Story by Gregory M. Fox
Photo by Lorenzo Spoleti on Unsplash


Thumb absently rubbing my finger, I watch him moving through the bar. It looks like a game of “Duck Duck Goose,” all the girls with no dates watching him circle, each ready to chase him the moment he singles them out.

But he chooses me.

“Hey,” he says with a cocksure grin, “you want to dance?”

I follow the rules of the game, I rise to follow him while all the rest watch. In that moment, I want nothing more than to feel like a child again, to throw myself headlong into a carefree pursuit.

I want to, but…

“You’re not having a good time,” he notes after a couple songs.

“I’m sorry,” I answer. “It’s not your fault.”

To his credit, he doesn’t look at all wounded by my lack of enthusiasm. He simply gives an understanding nod, then asks, “The tattoo on your finger?”

Once more, my thumb presses into the black ink line on my ring finger where a metal band used to rest. Somehow, I find myself smiling. “Actually, he was a duck all along.”

I leave alone that night. Looking up at the sky, I see the stars for once and not the darkness between.

* * *

A story by Gregory M. Fox


Duncan stared in confusion at the vacant lot, then double-checked his GPS and the order receipt. The address was correct, but there was no house. When he looked up again, half a dozen young girls were staring at him from the sidewalk. Nervously, Duncan rolled down his window.

“You got pizza?” the smallest shouted.

“Uh, yeah.” A brown-skinned girl in an oversize flannel marched forward and held out her arms. Duncan blinked then handed over the stack of boxes from his passenger seat. “Are you . . . girl scouts or something?”

“We’re anarchists!” the little one announced.

“Judy, shh…”

“Oh, right,” she replied, “We’re secret anarchists!”

“Aren’t you all a little young to be anarchists?”

The girls exchanged knowing glances. “We are the women of the future,” flannel girl said.

Another continued, “If we are to be free women tomorrow, we have to dismantle oppressive power structures today.”

“Alright,” Duncan said, “then which of you revolutionaries can pay me?”

One of the girls shoved a plastic bag through the car window. Inside Duncan found a collection of markers and pens, three barbies, and a flashlight.

“Sorry,” flannel answered, “we don’t believe in currency.” And before Duncan could protest, the girls had scattered.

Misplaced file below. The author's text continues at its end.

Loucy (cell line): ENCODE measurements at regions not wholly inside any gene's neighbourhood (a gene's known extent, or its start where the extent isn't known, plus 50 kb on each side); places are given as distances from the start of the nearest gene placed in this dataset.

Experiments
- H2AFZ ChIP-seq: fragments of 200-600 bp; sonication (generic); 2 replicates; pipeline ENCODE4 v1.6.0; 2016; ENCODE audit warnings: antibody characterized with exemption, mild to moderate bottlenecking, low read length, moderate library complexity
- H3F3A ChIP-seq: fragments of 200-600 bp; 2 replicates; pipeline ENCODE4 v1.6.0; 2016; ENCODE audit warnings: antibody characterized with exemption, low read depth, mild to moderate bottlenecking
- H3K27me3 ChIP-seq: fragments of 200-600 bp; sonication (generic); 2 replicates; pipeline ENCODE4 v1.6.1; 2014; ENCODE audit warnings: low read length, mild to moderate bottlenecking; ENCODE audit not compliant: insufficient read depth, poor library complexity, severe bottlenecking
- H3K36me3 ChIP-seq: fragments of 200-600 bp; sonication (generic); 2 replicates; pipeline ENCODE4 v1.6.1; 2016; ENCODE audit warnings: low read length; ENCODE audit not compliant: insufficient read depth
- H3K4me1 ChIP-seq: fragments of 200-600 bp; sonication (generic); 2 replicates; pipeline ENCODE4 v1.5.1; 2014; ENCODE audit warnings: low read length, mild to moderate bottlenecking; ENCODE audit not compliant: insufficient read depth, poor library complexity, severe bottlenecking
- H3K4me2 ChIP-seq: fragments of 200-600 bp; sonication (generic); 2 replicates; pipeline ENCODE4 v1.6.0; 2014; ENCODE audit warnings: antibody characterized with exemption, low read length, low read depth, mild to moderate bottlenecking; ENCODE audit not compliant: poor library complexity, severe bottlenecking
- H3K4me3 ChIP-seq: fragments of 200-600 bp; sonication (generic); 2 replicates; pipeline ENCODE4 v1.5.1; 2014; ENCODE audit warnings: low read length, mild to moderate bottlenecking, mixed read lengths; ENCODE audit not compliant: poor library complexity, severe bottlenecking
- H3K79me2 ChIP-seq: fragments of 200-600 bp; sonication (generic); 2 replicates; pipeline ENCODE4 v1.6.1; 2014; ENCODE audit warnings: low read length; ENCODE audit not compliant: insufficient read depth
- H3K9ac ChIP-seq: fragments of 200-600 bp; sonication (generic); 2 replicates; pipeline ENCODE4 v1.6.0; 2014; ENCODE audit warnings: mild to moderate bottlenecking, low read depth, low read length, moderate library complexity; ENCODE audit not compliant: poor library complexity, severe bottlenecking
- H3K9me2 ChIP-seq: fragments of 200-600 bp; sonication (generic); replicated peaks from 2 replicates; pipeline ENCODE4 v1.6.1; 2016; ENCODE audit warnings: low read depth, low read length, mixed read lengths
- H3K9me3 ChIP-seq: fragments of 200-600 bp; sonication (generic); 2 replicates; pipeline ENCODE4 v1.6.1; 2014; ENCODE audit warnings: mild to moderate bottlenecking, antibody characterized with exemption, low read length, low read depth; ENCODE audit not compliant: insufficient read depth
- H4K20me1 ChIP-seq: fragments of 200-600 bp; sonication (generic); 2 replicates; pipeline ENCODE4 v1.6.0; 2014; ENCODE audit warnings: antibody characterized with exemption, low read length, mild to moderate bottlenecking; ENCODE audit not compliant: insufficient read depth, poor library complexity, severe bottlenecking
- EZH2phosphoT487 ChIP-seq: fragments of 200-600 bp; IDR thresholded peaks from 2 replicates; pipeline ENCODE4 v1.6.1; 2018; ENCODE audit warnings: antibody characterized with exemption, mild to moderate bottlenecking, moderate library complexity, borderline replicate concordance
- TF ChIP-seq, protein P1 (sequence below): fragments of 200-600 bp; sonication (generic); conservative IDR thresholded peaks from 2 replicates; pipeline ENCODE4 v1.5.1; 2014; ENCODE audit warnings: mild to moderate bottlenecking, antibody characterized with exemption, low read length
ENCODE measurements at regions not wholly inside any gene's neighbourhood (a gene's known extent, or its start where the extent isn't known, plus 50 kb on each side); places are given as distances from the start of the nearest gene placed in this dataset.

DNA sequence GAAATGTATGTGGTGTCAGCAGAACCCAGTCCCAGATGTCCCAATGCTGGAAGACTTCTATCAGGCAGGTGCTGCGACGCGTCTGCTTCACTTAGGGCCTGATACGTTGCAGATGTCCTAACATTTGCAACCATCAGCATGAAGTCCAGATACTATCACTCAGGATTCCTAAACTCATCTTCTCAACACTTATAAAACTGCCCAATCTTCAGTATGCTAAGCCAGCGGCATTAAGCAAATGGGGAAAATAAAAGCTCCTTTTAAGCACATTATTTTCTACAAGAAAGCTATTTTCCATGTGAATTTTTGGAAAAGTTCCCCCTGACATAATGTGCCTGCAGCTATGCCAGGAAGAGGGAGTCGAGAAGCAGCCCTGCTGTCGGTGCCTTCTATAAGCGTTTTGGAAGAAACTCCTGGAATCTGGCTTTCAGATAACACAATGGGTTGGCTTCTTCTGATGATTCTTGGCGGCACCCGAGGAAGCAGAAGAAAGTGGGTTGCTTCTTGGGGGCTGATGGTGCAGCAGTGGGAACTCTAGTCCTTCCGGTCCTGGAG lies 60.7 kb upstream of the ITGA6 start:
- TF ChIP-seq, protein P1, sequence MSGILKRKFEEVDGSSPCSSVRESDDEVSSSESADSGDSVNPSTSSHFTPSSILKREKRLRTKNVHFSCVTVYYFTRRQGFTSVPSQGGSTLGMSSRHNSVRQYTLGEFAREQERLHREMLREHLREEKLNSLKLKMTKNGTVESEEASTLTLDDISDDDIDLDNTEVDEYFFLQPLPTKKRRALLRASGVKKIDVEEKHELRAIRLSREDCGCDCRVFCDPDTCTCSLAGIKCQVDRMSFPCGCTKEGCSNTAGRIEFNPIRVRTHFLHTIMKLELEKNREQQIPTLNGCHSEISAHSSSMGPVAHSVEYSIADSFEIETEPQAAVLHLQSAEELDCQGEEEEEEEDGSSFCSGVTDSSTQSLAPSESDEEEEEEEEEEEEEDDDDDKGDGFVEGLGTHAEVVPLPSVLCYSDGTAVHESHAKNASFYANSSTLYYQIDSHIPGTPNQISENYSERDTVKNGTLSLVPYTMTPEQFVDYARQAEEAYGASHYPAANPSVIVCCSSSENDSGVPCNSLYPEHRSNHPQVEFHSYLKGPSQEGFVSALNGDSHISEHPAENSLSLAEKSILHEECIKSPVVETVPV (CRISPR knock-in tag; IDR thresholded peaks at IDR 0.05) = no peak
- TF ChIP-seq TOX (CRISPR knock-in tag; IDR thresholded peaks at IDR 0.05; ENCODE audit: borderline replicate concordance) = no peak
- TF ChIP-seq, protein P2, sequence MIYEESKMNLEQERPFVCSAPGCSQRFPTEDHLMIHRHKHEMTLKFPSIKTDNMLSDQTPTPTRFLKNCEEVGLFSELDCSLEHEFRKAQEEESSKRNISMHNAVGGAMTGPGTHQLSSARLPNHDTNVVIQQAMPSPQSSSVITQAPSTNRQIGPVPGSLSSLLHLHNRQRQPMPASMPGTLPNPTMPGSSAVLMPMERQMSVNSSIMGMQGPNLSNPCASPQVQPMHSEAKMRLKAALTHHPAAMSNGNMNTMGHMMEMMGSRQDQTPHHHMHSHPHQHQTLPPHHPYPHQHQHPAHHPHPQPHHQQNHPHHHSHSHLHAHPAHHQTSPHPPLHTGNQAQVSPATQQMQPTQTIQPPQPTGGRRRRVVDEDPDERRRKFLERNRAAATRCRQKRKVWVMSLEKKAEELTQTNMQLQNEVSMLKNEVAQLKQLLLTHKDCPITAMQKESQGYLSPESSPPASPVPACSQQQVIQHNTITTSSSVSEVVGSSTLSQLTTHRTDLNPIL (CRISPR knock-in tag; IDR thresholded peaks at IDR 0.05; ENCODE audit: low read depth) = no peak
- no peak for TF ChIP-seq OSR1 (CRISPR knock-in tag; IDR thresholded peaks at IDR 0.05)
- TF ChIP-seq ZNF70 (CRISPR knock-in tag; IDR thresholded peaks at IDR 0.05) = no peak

Story by Gregory M. Fox
Photo by Jordan Nix on Unsplash


Derek didn’t mind the cold; falling snow made the moment more romantic. Almost giddy, he declared, “I’m here to win you back, baby.”

Sela remained stiff and aloof on the other side of the threshold. “It’s not a contest,” she replied. “And I’m no one’s prize.”

Derek grinned even wider. “That’s just it though – you are a prize. I was too stupid and selfish to see it before, but I know now. I know how lucky I was, how lucky any man would be to have you.” It was everything he had been wanting to say. The moment was perfect.

“You can’t have me,” she answered.

Snow crunched beneath Derek’s feet as he shifted his stance. “So. Who is it?”

Her eyes flicked away. “What are you talking about?”

“You’re seeing someone, aren’t you? Already?”

“His name’s Jeremy,” she said, shaping the word into a smile.

“I don’t care who he is. He doesn’t deserve you.”

Sela shrugged. “He makes me happy.”

“I don’t care if you’re happy,” Derek spat. “I only care if you’re mine.” The echo of his own words struck Derek like a blow. He turned away from Sela’s shocked expression, and fled into the winter night.

* * *

Story by Gregory M. Fox


Two men stepped onto the scaffold.

“You want me to kill you?” the prisoner asked.
“To execute me in your place, yes.”

Both wore hoods, one black and menacing, the other a simple burlap sack.

“Then what happens?”
“You get to keep your head,” the grizzled older man replied. “Freedom within the jail and an indefinite postponement of your sentence, at least until you give the job to someone else. Don’t know how long it’s been, but way back someone decided that no righteous souls should be tarnished by killing, even for the sake of justice. Now only someone sentenced to death can carry out that sentence for someone else. Leave it to those already damned to ferry other foul souls off to hell.”

An axe blade rose, glinting in the sunlight.

“How long has it been for you?”
Eyes stare blankly at stone walls. “Thirty years.”
“And how many have you killed?”
“Enough,” he answered “to grow weary of death.”

The axe fell with a sickening thud.

“So what do you say? Free an old man from his torment?”
The prisoner looked into dark, weary eyes, saw a soul in agony. He answered, “No.”

Blood ran across the boards.


I remember stars. I remember the world cracking open. I remember voices. “Come here . . . Did you see that? . . . Wake up . . .”

“You’re very lucky,” the doctor had said. Conscious, but still heavily medicated, I had struggled to comprehend why I felt like a fly in a spiderweb. Later I would understand about the hospital, the ambulance, and the collision. And while the doctors pieced me together, I tried to piece together my memories.

I remember a broken heel. I remember twisting, crunching, crashing, rending. I remember a tinkling rain of falling glass.

“The EMT’s said they found you alone on the sidewalk. Do you have any idea how you got there? Do you have any idea who might have placed the 911 call? Do you have any idea what happened?”

I remember a hand reaching out. I remember twisting shadows, glowing red eyes, claws, fangs, laughter. I remember a celestial light, trumpets sounding in the night, sheltering beneath wings.

“Do you have any idea how lucky you are?”

Lucky . . .

“Hey beautiful, where you going? Stick around—this is your lucky night. What, you don’t want to talk to me? Come here, bitch. I said, come here.”

I try not to remember.

* * *

Story by Gregory M. Fox